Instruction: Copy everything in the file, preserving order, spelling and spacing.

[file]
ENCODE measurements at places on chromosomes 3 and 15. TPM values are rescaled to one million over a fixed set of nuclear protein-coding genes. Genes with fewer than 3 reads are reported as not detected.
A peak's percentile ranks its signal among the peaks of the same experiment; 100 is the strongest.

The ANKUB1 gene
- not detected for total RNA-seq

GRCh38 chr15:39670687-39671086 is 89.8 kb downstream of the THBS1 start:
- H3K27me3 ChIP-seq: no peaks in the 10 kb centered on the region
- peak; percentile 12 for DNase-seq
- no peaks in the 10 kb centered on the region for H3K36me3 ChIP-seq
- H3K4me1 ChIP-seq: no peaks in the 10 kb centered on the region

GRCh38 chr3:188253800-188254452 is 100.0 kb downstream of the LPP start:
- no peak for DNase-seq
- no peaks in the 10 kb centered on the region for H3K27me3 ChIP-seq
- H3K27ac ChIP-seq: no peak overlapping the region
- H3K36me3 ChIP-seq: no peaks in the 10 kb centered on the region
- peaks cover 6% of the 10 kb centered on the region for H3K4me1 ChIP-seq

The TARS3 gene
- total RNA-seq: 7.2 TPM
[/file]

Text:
ENCODE measurements at places on chromosomes 3 and 15. TPM values are rescaled to one million over a fixed set of nuclear protein-coding genes. Genes with fewer than 3 reads are reported as not detected.
A peak's percentile ranks its signal among the peaks of the same experiment; 100 is the strongest.

The ANKUB1 gene
- not detected for total RNA-seq

GRCh38 chr15:39670687-39671086 is 89.8 kb downstream of the THBS1 start:
- H3K27me3 ChIP-seq: no peaks in the 10 kb centered on the region
- peak; percentile 12 for DNase-seq
- no peaks in the 10 kb centered on the region for H3K36me3 ChIP-seq
- H3K4me1 ChIP-seq: no peaks in the 10 kb centered on the region

GRCh38 chr3:188253800-188254452 is 100.0 kb downstream of the LPP start:
- no peak for DNase-seq
- no peaks in the 10 kb centered on the region for H3K27me3 ChIP-seq
- H3K27ac ChIP-seq: no peak overlapping the region
- H3K36me3 ChIP-seq: no peaks in the 10 kb centered on the region
- peaks cover 6% of the 10 kb centered on the region for H3K4me1 ChIP-seq

The TARS3 gene
- total RNA-seq: 7.2 TPM